44 Goods for Guns: A Success Story? The program had many positive outcomes The program had many positive outcomes Removal of thousands of weapons and hundreds of thousands of rounds of ammunition from circulation Removal of thousands of weapons and hundreds of thousands of rounds of ammunition from circulation Fostered relationships between private sector, civil society, media, government, police, etc Fostered relationships between private sector, civil society, media, government, police, etc Provided a model that could be further developed in other countries Provided a model that could be further developed in other countries Demonstrated the high potential for media to contribute to public good Demonstrated the high potential for media to contribute to public good Raised awareness and encouraged new programs Raised awareness and encouraged new programs

45 But also many Shortcomings… The program primarily focused on the impact of small arms on upper and middle class, and therefore neglected many rural areas The program primarily focused on the impact of small arms on upper and middle class, and therefore neglected many rural areas The program was not linked to policies designed to limit supply of new weapons (During the period of the program, almost new firearms were legally imported into El Salvador. This caused many donor states to withdraw support.) The program was not linked to policies designed to limit supply of new weapons (During the period of the program, almost new firearms were legally imported into El Salvador. This caused many donor states to withdraw support.) Program failed to examine many of the reasons behind the gun violence (i.e.. No attempt was made to interview citizens about their experiences, motives, etc…) Program failed to examine many of the reasons behind the gun violence (i.e.. No attempt was made to interview citizens about their experiences, motives, etc…)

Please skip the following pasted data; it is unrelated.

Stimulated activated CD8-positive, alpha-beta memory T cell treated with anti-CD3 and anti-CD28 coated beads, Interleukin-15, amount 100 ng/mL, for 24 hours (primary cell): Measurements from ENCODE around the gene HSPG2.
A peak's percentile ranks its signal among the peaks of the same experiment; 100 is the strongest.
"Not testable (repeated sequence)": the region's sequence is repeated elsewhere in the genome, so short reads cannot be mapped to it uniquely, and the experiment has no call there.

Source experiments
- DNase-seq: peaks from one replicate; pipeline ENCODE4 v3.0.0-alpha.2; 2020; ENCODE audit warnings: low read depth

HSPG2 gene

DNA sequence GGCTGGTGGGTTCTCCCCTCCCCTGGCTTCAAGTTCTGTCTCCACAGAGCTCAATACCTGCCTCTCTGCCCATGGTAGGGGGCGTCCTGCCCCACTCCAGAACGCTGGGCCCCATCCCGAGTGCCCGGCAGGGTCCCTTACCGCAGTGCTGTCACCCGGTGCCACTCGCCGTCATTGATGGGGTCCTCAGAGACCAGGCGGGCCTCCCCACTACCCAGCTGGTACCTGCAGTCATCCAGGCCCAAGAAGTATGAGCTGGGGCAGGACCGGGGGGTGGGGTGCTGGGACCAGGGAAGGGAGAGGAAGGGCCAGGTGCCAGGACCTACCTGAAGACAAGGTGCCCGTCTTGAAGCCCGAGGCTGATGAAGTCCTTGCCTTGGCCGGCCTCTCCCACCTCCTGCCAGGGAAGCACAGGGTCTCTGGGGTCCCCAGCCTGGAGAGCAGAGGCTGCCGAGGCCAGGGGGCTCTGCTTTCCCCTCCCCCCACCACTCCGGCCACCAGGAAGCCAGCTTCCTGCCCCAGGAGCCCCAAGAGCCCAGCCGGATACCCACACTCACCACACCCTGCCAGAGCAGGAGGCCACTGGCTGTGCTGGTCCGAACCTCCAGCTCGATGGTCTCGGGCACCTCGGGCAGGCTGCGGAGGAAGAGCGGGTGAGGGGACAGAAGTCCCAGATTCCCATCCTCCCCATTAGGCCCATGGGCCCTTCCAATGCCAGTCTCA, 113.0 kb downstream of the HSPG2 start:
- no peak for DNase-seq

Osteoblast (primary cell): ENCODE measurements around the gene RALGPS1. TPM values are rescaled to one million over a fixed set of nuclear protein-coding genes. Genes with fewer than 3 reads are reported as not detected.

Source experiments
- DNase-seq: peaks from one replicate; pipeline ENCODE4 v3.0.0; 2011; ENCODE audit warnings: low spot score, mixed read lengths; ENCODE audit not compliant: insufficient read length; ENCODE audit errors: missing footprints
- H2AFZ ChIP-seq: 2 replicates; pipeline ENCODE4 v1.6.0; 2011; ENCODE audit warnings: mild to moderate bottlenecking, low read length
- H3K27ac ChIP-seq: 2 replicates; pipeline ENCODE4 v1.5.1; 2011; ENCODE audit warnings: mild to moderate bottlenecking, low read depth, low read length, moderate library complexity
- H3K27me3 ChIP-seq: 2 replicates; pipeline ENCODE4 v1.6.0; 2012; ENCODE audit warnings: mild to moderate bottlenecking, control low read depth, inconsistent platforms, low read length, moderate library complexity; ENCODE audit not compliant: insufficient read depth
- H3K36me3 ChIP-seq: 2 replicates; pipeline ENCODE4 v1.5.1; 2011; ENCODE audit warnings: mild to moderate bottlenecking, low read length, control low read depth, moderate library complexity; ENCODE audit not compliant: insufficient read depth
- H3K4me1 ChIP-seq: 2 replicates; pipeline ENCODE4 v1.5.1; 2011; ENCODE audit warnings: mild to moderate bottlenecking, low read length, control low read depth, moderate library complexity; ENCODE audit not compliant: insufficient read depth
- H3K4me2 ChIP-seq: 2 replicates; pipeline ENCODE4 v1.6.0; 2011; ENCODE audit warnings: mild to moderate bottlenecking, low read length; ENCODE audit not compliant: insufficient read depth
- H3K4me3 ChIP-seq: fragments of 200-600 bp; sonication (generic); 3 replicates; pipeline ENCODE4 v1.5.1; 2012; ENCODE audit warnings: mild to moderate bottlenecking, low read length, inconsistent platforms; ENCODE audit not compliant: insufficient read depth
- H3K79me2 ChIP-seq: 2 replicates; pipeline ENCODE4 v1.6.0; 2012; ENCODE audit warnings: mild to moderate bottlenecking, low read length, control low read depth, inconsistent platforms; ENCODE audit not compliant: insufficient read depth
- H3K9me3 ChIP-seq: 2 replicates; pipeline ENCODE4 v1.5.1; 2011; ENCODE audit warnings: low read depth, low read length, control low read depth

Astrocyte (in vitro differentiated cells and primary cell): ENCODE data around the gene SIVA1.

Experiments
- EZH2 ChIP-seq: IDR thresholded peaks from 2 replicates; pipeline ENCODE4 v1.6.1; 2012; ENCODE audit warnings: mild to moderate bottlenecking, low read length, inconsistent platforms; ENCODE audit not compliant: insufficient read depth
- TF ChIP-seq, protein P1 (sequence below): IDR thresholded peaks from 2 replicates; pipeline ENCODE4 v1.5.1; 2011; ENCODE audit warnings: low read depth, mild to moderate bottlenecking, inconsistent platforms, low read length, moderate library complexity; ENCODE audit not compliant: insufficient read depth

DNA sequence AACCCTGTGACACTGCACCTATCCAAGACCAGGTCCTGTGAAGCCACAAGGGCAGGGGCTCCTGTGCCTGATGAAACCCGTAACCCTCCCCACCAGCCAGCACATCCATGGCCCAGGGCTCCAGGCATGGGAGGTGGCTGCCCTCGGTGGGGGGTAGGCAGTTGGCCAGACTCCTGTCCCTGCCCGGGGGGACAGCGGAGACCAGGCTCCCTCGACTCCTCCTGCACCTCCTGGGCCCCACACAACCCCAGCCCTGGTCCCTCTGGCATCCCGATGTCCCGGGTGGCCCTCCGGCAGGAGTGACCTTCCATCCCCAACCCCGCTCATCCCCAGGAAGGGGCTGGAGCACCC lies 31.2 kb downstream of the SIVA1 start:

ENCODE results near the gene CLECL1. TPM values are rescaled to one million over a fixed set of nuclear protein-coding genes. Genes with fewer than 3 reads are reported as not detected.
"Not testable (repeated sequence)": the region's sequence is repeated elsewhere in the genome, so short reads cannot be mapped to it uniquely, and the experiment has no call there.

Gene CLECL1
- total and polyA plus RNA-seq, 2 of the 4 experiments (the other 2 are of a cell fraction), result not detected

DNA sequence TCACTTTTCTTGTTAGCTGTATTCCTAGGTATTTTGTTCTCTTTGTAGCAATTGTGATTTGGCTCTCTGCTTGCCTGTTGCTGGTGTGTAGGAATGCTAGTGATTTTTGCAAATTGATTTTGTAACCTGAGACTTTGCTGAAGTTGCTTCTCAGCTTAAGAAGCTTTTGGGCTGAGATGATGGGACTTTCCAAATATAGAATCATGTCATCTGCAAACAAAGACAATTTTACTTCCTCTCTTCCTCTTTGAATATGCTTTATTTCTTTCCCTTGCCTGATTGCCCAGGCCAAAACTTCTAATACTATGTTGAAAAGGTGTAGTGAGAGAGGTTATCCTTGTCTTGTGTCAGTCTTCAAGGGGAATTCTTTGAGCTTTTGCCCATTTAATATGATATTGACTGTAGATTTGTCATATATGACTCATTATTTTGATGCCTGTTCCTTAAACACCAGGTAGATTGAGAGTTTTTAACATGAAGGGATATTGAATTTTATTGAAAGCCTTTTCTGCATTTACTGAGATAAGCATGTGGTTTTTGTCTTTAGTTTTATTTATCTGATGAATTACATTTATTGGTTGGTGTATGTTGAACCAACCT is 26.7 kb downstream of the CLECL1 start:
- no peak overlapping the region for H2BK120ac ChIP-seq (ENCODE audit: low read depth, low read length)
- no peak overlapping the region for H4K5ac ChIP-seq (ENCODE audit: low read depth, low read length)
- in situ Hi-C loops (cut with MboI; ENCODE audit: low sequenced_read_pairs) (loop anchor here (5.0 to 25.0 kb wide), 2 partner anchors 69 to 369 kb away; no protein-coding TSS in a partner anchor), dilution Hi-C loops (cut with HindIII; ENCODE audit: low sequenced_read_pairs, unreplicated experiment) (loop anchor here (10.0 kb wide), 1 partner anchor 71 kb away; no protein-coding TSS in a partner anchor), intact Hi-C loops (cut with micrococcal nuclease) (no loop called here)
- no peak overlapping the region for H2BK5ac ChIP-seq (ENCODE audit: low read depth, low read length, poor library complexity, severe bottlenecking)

46 Evaluation Evaluation is difficult due to lack of reliable statistics on firearm related injury and death BUT Evaluation is difficult due to lack of reliable statistics on firearm related injury and death BUT Over the 3 Year period 9,500 weapons were collected along with over 100,000 rounds of ammunition Over the 3 Year period 9,500 weapons were collected along with over 100,000 rounds of ammunition represents thousands of injuries that did not occur → OUTCOME: healthcare funds available for other health services. represents thousands of injuries that did not occur → OUTCOME: healthcare funds available for other health services.

47 GROUP 6: Our thoughts on possible interventions

48 Sports and Education From the research: educated population (80% literacy rate) educated population (80% literacy rate) common interest in sports Bring interventions to: common interest in sports Bring interventions to: sports clubs – strict rules for association re: drug use, guns (team pledges) sports clubs – strict rules for association re: drug use, guns (team pledges) early school programs aimed a peace initiatives early school programs aimed a peace initiatives

49 Gun Violence and Disability: Wheels of Change Image Downloaded from iansa website ww.iansa.org Feb 26, 2005

50 Government involvement Lobby for sponsorship for school and sport programs Lobby for sponsorship for school and sport programs Small business investment and loan programs Small business investment and loan programs President – former sportscaster (special Presidential program for athletics) President – former sportscaster (special Presidential program for athletics)

51 Community Leaders and International Support Religious leaders Religious leaders Sport Celebrities Sport Celebrities Monetary support for programs from countries involved in export of arms to El Salvador – helped create problem NOW help fix it! Monetary support for programs from countries involved in export of arms to El Salvador – helped create problem NOW help fix it!